Sunday, January 01, 2006

Cigarettes in Chicago may get Costlier

NOTE TO READERS: WHAT YOU MAY PAY FOR A PACK OF CIGARETTES CAN VARY, DEPENDING ON THE RETAILER AND WHETHER OR NOT THEY ARE ON SALE AT THE TIME, LIKE NEWPORT 100'S. SOME PACKS OF CIGARETTES MAY BE SOLD AT $6 AND SOME CHANGE, INCLUDING TAX. THE PROPOSED TAX WOULD SEE PRICES CLIMB TO $7 AND SOME CHANGE, IN THESE CASES.

12-20-05
copyright 2005
Contributing Writer

EDITOR'S NOTE --PULLOUT BOX:
Cook County residents are encouraged to voice their opinions about the proposed
2006 budget at an upcoming series of public hearings.
January 5, 6:30 p.m. at the Markham Courthouse; January 6, 10:00 a.m. at the
Cook County Building; January 9, 6:30 p.m. at the Skokie Courthouse; January 12,
6:30 p.m. at the Maywood Courthouse.

Subhead suggestion: Windy City smokers play a game of give and take

A proposed county cigarette tax increase could bring the price of cigarettes in
Chicago to $8 or more a pack.
However, according to the 2006 county budget proposal released Monday, property
taxes will not be raised.
Smokers at Chicago Legend, a South Loop bar, kept the proposed tax increase in
perspective and took it in stride.
Freddie Atkins, 40, said he would continue to purchase cigarettes because it is
only a $1 difference and because he intends to continue to smoke. His friend, a
woman who only wanted to be identified as Ms. Tina, had mixed feelings.
"It's more money out of my pocket but I don't need to do it anyway," she said,
adding that as a property holder in the county, "either way, I'll get it,' (in tax
increases).
She said she was glad the tax was placed on cigarettes rather than
her property but storeowners had a slightly different perspective.
Mustafa Muhammad, owner of a 7-11 in the 5200 block of North Western, said he
thinks his customers will stop buying so many cigarettes but wonders how many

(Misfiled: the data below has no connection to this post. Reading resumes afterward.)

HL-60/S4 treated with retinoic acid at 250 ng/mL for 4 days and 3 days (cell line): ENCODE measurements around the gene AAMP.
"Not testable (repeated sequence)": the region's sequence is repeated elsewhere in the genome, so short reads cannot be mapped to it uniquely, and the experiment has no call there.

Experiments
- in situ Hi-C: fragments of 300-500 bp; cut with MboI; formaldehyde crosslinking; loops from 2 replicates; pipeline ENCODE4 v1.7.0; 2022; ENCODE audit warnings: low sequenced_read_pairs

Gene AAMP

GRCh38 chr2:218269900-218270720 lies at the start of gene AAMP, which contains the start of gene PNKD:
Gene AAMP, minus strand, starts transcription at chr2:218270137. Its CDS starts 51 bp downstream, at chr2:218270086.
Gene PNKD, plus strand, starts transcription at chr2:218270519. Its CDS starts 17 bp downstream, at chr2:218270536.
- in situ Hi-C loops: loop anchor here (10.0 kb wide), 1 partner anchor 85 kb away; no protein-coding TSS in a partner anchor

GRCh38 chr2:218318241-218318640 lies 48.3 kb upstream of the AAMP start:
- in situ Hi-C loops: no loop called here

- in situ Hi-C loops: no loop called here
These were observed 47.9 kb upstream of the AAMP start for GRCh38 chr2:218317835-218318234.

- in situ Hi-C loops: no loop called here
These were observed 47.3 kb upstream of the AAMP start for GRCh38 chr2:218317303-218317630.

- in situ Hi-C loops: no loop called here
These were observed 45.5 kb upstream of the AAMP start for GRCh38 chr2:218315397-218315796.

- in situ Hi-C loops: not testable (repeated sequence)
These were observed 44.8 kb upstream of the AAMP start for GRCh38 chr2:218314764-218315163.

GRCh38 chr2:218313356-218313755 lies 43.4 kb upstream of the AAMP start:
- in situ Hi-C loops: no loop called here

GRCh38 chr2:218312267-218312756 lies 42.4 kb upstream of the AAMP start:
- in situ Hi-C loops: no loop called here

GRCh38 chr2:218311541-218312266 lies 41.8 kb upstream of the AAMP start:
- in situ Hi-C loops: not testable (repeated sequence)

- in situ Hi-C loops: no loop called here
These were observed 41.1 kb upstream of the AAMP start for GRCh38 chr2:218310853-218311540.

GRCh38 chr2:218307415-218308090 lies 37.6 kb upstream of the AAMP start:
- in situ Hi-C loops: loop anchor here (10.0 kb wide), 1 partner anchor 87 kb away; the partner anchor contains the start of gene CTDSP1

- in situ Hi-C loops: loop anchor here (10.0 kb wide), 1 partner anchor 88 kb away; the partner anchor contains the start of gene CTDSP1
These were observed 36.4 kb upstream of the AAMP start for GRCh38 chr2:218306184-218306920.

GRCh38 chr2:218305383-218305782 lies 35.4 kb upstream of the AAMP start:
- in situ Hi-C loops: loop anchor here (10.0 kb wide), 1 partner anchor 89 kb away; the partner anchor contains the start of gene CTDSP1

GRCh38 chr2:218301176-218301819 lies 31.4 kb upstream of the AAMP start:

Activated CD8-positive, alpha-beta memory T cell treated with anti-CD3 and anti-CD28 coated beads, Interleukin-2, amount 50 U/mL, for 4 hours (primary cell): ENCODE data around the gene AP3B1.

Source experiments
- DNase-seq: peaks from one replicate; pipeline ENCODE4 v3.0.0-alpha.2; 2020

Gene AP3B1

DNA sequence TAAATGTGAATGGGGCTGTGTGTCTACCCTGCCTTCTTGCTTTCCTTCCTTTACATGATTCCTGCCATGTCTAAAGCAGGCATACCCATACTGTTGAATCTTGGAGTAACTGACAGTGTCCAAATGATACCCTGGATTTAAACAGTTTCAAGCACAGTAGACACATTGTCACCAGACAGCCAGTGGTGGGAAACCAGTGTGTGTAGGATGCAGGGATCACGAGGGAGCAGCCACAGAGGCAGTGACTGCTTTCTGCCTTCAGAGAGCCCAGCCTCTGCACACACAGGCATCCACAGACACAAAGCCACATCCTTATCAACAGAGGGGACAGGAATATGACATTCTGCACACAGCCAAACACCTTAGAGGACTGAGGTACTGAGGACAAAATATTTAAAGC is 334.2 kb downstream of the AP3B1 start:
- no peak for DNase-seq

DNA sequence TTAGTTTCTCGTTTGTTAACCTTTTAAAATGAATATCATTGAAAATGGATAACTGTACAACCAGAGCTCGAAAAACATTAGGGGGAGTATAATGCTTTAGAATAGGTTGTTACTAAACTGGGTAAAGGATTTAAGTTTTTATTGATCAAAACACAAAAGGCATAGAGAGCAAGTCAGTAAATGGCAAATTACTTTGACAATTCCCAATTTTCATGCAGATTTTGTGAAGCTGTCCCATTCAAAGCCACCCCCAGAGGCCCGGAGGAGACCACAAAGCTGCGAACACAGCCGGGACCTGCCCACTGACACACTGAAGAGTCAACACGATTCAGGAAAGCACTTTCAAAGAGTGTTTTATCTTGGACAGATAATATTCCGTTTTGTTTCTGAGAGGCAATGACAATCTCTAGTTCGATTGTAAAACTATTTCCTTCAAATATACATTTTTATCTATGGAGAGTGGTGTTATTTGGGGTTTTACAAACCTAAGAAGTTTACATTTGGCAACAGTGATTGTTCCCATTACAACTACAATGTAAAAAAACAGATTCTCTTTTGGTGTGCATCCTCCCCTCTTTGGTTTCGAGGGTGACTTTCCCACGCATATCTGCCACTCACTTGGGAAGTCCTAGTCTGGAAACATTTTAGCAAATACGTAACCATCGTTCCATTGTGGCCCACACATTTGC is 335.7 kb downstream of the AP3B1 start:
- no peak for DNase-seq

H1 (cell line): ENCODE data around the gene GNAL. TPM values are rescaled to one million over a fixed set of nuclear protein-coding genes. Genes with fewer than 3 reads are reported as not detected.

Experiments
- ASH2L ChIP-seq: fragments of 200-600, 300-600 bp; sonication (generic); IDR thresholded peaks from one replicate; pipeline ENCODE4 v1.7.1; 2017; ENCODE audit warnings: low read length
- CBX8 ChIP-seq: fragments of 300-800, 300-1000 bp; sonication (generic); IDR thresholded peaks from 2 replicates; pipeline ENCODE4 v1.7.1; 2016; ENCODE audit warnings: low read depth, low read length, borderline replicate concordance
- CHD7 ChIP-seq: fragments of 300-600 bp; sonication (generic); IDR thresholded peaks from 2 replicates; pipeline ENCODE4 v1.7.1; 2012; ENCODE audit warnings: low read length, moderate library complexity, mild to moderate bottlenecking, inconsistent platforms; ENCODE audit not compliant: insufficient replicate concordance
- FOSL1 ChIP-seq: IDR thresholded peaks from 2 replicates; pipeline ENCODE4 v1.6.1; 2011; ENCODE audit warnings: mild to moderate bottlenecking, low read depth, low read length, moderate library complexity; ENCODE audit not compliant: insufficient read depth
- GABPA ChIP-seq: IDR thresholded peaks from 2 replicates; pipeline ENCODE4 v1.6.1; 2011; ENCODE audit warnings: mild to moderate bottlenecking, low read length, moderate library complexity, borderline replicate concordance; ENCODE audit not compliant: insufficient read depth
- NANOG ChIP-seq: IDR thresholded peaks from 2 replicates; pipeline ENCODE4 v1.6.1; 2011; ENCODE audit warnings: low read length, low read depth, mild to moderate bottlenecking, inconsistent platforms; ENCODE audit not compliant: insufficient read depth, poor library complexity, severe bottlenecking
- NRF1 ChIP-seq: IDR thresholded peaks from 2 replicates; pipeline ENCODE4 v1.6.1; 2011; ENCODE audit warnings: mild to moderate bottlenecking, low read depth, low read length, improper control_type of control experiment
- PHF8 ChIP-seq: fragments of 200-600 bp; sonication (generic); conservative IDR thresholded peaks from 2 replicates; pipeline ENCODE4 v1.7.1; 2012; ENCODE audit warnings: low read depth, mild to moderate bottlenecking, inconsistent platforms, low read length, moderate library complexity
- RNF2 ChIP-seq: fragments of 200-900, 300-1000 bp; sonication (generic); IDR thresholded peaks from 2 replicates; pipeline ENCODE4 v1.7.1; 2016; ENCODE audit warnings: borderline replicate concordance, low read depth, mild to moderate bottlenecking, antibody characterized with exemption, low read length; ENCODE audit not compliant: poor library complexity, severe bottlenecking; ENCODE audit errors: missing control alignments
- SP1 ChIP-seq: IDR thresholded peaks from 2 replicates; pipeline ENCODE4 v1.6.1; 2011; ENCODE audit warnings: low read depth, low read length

more will express anger at him because they don't understand the tax increase. He said cigarettes at his store cost about $6 without tax included.
"Maybe they will stop smoking. Maybe they will buy them somewhere else. They
get mad at us when they are so expensive," Muhammad said.
In a blog dated Decmeber 22, 2005 Tim Zorn of the Chicago Tribune, said in "Burned: Cigarette taxes are unfair to smokers," that the taxes on cigarettes in the city could go as high as $4.02 per pack if the proposed tax increase is allowed. (so just tack that on to whatever the taxless price of smokes are and you will have an accurate description of what to hand the cashier).
A sign from cigarette manufacturer Phillip Morris was spotted in the cashier's
window in nearby Hammond, Ind., asking proprietors to limit the number of
cartons of cigarettes that customers could purchase at one time.
Reasons for the proposed cigarette tax increase are due to significant reductions in federal
health care reimbursements to the state, rising costs for employee benefits and other
increasing financial requests--all which resulted in a $307 million county budget shortfall, according
to a Cook County Board of Commissioners released statement.
The $1 tax increase on cigarettes, if approved, will bring $2 in taxes to
the county coffers, instead of the $1 the current tax structure now allows. It will yield $75 million for next yearÂ’s budget, making
sure public health services are not cut, Cook County Board President John H.
Stroger said.
Included in the proposed cuts are, "nearly 100 staff positions." Also, there
will be no new positions created.
"It's doubling the net profit the county will get. That money is plugging the
gap in federal Medicaid reimbursements (cuts)," John Gibson, a spokesman for
Stroger told the Defender.
Public safety is the largest part of the county's budget with funding levels in
excess of $1 billion. That budget funds the operations of the Sheriff, Chief
Judge, Clerk of the Court, State's Attorney, Public Defender, Judicial Advisory
Council and the Juvenile Temporary Detention Center.
The 2006 budget provides almost $830 million for the Bureau of Health, which
funds Stroger, Oak Forest and Provident Hospital operating costs, the Department
of Public Health, CORE and 28 ambulatory clinics.
"Prescriptions are probably the fastest increasing healthcare service we
provide. In 2003 we filled 2.2 million prescriptions. In 2005 we filled nearly
3.8 million," Stroger said.

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